Oregon Easement Law

An easement is the right of use over the property of another.   Easements are created by grant or reservation, express or implied, or by prescription.

Types of Easements in OR

Express Easements

An express easement is created by written instrument, such as a deed or contract, which clearly sets forth the intention of the parties to create the easement.   The easement agreement should contain the identity of the parties, the location and dimensions of the easement, the scope of the easement, as well as provisions pertaining to liability, maintenance, payment of property taxes and insurance, and termination.

A reserved easement is a type of express easement and is usually established in a deed.   A reserved easement benefits the land retained by the grantor, while placing a burden on the conveyed land.

Implied Easements

An implied easement is inferred based on the intent of the parties as determined by the facts and circumstances surrounding the transaction.   An implied easement typically arises when the common owner of a parcel of land conveys a part of that land to another.   Under Oregon law, courts will consider the following three factors in determining whether to imply an easement:

  1. The claimant's need for the easement;
  2. The manner in which the property was used before it was conveyed; and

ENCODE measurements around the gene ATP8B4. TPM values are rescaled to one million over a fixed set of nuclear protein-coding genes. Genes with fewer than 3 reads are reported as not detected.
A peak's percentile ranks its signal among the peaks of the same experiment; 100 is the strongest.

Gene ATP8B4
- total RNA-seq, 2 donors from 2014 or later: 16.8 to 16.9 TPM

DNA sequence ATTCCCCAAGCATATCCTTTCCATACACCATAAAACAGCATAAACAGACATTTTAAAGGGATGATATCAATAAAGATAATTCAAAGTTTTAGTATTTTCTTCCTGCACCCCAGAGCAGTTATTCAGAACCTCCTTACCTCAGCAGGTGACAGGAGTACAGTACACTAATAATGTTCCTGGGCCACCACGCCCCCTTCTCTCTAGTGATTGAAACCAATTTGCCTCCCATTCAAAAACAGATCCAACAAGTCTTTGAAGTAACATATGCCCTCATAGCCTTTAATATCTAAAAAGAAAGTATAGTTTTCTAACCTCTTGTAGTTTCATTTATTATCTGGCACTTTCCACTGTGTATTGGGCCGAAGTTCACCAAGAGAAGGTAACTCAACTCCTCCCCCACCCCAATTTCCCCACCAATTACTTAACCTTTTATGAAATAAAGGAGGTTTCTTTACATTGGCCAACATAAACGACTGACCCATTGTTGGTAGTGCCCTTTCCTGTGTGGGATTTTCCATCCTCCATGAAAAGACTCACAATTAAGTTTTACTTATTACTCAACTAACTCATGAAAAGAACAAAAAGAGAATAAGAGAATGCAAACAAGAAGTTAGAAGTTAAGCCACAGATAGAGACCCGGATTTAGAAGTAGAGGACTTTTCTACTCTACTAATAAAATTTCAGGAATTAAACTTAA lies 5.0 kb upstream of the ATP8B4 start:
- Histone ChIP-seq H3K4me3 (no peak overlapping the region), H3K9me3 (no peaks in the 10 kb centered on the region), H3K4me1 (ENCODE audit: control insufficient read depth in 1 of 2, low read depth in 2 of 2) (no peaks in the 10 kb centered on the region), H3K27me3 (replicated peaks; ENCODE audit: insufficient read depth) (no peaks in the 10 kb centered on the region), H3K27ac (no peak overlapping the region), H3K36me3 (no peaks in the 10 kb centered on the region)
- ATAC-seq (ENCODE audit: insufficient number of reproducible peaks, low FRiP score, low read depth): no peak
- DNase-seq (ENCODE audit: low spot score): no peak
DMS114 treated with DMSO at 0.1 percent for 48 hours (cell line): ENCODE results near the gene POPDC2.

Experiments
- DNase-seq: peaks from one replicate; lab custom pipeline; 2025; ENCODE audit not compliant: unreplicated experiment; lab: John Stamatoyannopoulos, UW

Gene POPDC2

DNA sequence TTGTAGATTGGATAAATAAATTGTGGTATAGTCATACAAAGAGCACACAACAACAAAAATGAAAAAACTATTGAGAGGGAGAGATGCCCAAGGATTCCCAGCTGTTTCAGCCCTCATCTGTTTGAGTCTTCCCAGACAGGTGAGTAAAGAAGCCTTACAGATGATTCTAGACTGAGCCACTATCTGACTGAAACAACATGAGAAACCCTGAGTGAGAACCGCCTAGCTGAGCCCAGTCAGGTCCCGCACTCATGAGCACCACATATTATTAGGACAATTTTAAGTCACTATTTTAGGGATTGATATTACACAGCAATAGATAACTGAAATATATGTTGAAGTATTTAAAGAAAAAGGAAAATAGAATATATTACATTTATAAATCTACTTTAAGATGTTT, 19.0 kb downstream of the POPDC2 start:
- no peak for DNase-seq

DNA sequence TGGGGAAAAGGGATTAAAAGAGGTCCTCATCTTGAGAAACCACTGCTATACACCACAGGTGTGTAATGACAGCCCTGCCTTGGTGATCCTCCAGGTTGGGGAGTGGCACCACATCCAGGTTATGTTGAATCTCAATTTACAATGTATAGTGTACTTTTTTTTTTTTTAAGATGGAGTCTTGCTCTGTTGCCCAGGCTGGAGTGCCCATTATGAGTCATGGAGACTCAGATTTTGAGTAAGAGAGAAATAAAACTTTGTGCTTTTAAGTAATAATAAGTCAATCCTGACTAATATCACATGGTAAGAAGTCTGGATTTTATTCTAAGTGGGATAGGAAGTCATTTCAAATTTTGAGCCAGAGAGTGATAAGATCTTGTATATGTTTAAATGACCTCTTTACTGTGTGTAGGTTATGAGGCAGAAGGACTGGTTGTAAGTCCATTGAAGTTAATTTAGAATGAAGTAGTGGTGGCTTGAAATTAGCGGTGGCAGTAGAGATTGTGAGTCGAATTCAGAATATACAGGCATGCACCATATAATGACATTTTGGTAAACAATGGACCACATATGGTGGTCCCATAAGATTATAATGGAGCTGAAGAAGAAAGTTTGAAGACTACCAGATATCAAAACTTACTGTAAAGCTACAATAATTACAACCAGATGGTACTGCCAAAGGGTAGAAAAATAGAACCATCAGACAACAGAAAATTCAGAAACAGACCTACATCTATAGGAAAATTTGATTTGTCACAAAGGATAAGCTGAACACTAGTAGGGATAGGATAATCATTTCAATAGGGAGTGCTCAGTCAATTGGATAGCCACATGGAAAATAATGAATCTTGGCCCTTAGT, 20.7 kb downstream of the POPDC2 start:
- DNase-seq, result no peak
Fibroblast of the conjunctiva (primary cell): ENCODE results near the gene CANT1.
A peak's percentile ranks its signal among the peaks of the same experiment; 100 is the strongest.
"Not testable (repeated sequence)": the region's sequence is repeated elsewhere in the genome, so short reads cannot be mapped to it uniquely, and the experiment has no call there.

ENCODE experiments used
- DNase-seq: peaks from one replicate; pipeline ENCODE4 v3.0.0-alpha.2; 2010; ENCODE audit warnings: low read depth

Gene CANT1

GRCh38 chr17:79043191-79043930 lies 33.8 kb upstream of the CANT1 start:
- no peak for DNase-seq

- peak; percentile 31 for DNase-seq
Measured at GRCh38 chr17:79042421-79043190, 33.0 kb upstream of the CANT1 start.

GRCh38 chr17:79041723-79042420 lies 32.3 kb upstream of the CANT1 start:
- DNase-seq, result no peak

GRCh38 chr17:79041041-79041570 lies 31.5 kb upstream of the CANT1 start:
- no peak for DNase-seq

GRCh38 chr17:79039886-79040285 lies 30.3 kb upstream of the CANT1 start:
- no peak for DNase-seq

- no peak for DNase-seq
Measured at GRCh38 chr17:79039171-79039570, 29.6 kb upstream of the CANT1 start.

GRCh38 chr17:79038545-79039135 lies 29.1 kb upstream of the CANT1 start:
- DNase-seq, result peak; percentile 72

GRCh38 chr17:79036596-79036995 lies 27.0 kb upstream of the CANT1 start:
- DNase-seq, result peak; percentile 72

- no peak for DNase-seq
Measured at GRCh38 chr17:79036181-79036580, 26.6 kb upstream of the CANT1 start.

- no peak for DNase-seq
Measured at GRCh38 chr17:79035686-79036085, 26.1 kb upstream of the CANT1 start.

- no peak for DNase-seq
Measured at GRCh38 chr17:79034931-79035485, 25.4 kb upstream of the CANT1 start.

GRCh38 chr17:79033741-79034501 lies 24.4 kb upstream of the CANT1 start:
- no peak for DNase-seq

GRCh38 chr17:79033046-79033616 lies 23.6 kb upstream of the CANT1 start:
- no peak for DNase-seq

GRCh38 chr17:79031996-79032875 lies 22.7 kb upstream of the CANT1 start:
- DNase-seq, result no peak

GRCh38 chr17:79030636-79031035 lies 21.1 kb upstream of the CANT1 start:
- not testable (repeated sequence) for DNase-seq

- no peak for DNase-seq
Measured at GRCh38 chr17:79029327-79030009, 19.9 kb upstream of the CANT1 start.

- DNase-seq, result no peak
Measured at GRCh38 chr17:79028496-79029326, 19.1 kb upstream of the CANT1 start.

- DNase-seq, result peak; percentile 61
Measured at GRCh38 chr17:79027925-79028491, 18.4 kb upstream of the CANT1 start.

3. The extent to which the manner of prior use was or might have been known to the parties.

Easements By Prescription

Under Oregon law, a claimant may establish an easement by prescription by showing that his use of the property over which he claims the easement has been open, notorious, and adverse to the rights of the true land owner for a continuous and uninterrupted period of ten years.

Extinguishment of Easements

Under Oregon law, an easement may be extinguished by consent, prescription, abandonment, or merger.   Additionally, an easement by necessity terminates when the necessity which gave rise to it ceases to exist.

Easement and Property Boundary Line Disputes

Easement issues frequently arise in relation to boundary lines and encroaching improvements.   Easement disputes may also arise as a result of vague and ambiguous easement agreements that fail to properly address important issues such as:

  • The location of the easement;
  • The dimensions of the easement;
  • Who's responsible for paying property taxes and insurance;
  • Liability and indemnification; and
  • Termination.

Help from a Real Estate Attorney in Oregon

A real estate attorney handles a variety of legal matters related to the purchase, sale, and lease of residential and commercial property, including issues related to the establishment and enforcement of easements.   If you are involved in an easement dispute, a real estate attorney can advise you on how Oregon easement law impacts your case, assist you in negotiating a settlement, and represent you if your case goes to trial.    

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